M.A. Geography, University of Arizona
Expected Graduation Date: May 2015
B.S. Physical Geography, Minors in GIS and Anthropology
University of Arizona, May 2013
My research seeks to understand the potential deeper effects of the school garden program at Manzo Elementary in Tucson, AZ. Manzo Elementary has recently been named the Best Green School in the nation by the U.S. Green Building Council. I have been working and volunteering at the school for the past several years, most recently with my NASA Fellowship project.
My graduate research questions include: How has the school garden program at Manzo Elementary affected the environmental perceptions of elementary-age school children within the Barrio Hollywood neighborhood and beyond?
More specifically, my research will focus on:
i.) How do children in the school garden program define and view their “local” environment? How does the “local” environment differ from the “non-local” or broader, “global” environment? What does “environment” mean to them?
ii.) How do children in the school garden program frame and understand the issue of sustainability? What initiatives of sustainability are they aware of and how do they articulate and experience these impacts?
iii.) How are the issues of environmental awareness and sustainability being taught to them in the school setting, at home, or in the Tucson community?
My primary research goal is to ascertain how children’s environmental perceptions and knowledge are shaped by an outdoor experiential program such as Manzo Elementary’s school garden. In a sense, my study will provide a cultural translation (i.e. from the language of children to that of adults) that can help shape and inform the ways in which environmental awareness, sustainability, and ultimately climate change are taught to children and how more effectively to incorporate such concepts in understandable ways in outdoor experiential education programs.
-Coe, M.A., Archer, S., Breshears, D., Field, J., and Predick. The Equation of Dust: How Vegetation Characteristics Influence Dry-Land Dust Emissions. National Science Foundation Research Experience for Undergraduates. Ninth Annual Research into Semi-Arid Ecosystems (RISE) Symposium, October 13, 2012. Tucson, AZ (Poster). http://www.tucson.ars.ag.gov/rise/2012/Posters/CoePoster.pdf
-Coe, M.A., Villarreal, M. Using High Resolution Satellite Phenology to Identify Grassland Response to Wildfire during Different Climate Periods. Association of American Geographer’s Annual Conference, April 9-13, Los Angeles, California (Poster).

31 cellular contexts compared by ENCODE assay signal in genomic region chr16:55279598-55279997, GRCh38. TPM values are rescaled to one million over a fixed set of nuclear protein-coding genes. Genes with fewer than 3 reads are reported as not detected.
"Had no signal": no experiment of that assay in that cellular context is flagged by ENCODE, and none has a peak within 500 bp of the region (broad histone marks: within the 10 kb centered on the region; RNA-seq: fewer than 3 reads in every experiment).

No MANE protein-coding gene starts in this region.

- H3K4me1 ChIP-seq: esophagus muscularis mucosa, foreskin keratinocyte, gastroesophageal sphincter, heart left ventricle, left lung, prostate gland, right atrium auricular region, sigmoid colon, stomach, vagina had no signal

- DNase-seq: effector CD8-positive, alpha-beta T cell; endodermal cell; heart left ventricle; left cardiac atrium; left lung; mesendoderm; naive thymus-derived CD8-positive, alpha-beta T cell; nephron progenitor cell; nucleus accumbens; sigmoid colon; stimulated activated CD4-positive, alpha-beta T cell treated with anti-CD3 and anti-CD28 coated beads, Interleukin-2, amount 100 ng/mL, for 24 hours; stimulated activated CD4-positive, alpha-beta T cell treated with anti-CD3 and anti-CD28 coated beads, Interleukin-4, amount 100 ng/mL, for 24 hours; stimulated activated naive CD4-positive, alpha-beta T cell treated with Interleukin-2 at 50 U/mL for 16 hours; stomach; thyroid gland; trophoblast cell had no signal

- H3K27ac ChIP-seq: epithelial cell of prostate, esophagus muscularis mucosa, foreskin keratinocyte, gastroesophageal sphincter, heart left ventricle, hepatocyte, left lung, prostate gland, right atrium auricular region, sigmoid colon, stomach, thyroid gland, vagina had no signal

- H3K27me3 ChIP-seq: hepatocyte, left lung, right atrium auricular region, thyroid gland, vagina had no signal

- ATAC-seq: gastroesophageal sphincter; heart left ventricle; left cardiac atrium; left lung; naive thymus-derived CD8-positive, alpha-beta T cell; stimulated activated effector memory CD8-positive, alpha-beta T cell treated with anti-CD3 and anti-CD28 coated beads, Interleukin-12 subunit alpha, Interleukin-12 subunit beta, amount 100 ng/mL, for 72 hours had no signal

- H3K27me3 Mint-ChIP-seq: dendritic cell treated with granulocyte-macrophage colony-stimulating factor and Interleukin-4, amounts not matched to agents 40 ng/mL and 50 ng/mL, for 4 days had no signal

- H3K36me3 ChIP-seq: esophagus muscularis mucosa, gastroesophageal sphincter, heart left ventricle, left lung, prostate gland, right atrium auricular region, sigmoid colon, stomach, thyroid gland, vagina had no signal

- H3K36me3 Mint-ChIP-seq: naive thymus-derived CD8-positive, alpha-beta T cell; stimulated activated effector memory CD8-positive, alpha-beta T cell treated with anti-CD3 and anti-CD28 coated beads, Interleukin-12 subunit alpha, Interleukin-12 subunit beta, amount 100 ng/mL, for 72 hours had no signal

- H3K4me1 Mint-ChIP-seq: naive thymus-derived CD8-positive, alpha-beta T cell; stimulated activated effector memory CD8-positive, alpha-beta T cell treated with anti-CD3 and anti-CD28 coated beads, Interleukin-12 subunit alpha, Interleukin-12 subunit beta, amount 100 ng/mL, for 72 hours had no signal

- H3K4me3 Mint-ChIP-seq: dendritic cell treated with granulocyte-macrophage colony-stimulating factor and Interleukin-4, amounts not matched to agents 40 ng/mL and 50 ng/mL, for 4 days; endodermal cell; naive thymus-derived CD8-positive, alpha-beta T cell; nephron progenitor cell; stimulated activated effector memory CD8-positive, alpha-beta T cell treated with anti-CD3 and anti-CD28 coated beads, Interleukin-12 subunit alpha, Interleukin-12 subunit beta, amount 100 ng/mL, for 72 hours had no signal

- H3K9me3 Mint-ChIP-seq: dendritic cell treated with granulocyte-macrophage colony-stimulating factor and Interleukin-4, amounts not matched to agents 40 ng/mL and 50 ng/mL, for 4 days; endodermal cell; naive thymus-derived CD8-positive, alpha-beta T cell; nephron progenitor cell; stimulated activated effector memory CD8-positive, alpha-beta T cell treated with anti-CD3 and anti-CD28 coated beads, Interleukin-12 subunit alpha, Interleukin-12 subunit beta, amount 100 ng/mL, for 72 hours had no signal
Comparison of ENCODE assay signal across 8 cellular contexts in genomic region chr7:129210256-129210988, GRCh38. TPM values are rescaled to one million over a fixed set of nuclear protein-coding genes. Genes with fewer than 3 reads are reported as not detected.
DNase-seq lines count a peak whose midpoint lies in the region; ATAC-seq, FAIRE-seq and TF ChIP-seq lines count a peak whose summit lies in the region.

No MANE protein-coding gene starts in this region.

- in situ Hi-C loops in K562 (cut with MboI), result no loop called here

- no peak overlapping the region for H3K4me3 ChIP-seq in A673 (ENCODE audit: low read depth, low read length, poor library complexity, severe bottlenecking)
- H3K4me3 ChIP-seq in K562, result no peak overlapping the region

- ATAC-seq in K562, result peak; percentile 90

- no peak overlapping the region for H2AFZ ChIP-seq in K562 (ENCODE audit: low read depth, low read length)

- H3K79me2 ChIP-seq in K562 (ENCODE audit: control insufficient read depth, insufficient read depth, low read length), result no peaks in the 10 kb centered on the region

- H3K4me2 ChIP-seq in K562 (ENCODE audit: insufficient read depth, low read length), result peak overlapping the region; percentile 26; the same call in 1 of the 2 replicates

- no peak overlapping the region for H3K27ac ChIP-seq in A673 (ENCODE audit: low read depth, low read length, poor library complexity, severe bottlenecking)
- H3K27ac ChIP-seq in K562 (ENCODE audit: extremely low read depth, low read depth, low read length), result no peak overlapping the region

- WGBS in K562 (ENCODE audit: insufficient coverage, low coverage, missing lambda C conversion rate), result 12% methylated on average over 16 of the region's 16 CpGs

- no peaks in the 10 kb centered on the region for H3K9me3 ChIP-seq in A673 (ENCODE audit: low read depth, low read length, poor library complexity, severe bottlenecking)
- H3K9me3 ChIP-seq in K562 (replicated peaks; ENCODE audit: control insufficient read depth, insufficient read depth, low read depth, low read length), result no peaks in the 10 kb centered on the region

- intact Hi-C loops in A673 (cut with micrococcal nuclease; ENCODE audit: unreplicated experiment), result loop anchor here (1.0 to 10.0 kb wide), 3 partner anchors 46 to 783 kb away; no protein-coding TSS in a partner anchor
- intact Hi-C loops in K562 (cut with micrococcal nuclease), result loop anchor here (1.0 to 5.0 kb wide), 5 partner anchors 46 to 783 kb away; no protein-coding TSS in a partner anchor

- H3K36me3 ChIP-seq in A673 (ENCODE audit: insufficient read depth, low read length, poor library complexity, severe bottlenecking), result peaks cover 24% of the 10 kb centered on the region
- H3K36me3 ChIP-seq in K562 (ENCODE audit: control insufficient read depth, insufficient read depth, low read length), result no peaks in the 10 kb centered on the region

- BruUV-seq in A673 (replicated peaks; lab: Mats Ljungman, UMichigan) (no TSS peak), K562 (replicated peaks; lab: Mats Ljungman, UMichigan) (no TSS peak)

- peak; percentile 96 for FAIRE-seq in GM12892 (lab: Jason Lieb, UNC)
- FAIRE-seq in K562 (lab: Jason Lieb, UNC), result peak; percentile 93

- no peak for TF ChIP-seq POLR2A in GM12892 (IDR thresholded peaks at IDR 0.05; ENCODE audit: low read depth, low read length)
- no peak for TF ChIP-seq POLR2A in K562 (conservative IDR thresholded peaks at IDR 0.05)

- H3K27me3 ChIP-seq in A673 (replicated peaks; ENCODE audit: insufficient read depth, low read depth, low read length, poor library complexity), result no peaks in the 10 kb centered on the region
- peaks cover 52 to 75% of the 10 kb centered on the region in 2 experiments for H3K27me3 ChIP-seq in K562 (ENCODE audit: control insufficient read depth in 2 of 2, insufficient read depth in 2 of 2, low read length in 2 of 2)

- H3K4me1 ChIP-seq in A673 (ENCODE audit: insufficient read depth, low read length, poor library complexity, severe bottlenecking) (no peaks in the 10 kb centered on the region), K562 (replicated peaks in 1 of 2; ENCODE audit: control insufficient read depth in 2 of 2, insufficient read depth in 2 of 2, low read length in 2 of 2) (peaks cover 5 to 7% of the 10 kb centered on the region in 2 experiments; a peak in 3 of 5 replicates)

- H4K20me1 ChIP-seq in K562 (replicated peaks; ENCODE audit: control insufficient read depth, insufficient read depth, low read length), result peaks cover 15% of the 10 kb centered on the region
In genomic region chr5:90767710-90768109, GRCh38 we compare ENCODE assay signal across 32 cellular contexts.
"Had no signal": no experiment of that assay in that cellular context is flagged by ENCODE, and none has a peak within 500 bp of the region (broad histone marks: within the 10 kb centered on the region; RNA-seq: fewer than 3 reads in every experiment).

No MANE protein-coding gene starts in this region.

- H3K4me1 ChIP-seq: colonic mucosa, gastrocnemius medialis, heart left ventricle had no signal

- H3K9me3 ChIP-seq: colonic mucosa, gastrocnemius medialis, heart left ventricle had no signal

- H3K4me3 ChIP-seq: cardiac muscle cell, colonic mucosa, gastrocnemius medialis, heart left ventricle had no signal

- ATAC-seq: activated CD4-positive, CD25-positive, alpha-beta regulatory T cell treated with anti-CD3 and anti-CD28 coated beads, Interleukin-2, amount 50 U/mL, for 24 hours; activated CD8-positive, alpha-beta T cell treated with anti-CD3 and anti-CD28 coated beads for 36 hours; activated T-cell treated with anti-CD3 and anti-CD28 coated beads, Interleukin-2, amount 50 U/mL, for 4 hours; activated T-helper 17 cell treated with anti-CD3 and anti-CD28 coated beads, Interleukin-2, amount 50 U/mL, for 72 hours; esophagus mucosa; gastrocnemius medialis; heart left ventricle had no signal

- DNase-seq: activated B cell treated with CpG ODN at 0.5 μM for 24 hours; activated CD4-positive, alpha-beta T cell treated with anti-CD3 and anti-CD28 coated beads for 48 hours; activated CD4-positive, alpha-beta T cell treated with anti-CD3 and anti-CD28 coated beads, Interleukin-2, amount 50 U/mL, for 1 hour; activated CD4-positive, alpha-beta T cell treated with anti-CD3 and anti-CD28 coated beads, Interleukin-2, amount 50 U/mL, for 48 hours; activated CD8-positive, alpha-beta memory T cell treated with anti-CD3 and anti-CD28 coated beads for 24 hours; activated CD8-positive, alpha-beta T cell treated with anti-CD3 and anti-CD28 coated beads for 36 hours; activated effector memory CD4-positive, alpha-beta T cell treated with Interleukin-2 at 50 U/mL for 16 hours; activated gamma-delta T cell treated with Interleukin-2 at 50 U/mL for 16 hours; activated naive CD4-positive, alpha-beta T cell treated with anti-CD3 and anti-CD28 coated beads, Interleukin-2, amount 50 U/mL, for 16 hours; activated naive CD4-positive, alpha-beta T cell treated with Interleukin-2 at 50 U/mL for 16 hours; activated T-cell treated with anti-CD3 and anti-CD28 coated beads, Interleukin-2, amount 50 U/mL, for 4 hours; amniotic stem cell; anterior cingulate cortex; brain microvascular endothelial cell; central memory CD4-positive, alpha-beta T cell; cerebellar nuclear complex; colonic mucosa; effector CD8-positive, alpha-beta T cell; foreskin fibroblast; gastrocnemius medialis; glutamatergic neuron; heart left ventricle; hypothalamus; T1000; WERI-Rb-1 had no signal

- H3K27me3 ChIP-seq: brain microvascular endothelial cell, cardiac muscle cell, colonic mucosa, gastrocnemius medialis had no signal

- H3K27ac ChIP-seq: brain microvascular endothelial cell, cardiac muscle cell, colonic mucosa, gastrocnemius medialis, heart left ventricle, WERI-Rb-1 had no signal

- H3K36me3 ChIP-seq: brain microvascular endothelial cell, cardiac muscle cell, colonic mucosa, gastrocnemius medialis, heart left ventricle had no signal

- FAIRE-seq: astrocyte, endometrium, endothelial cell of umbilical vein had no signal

-Gass, L., Norman, L., Villarreal, M., Tolle, C., Coe, M., and Jamwal, P. A Test of Methods to Measure Vegetation Change Adjacent to Gabions in Sonora, Mexico using Landsat imagery. Santa Cruz River Researcher’s Day, April 15-16, Tucson, Arizona (Poster). http://www.sonoraninstitute.org/images/stories/pdfs/Presentations/SCRRes...
-Norman, L., Villarreal, M., Pulliam, H. Ronald, Minckley, R., Gass, L., Tolle, C., Coe, M (2014). Remote Sensing analysis of riparian vegetation response to desert marsh restoration in the Mexican Highlands. Journal of Ecological Engineering, 70 (241-254).
-Tucson Weekly Article : http://www.tucsonweekly.com/tucson/learning-through-landscapes/Content?oid=3918303
-Arizona Illustrated Public Media Video: https://originals.azpm.org/p/azill-nature/2014/1/6/29358-az-illustrated-...
University of Arizona:
Spring 2013-Student Preceptor- Geography 230 Our Changing Climate
Assistant to PhD candidate Jesse Minor
Responsibilities for this course included grading, leading a discussion, and tutoring/assisting students outside of the classroom 1-2 times a week.
Approximately 45 students were enrolled in this course.
NASA Space Grant Fellowship: Incorporating Manzo Elementary's restoration ecology program further into the classroom by implementing projects occurring at Biosphere 2's Landscape Evolution Observatory (LEO) into Manzo Elementary's greenhouse. Manzo's 4th grade class will be learning and replicating projects happening at the LEO site, as well as visiting the Biosphere 2 twice during the school year. Projects will include hypothesizing, data collection, and analyzing results of native seedlings planted on LEO soil, with variation to aspect, temperature, and soil moisture as it may occur in a natural landscape. This will help the children get a sense of how their research and projects are relateable to science at a larger scale, as well as allow a new and innovative area for math, science, and English skills to be incorporated into the curriculum.
Areas of Study:
Climate change, environmental governance, political ecology, GIS and remote sensing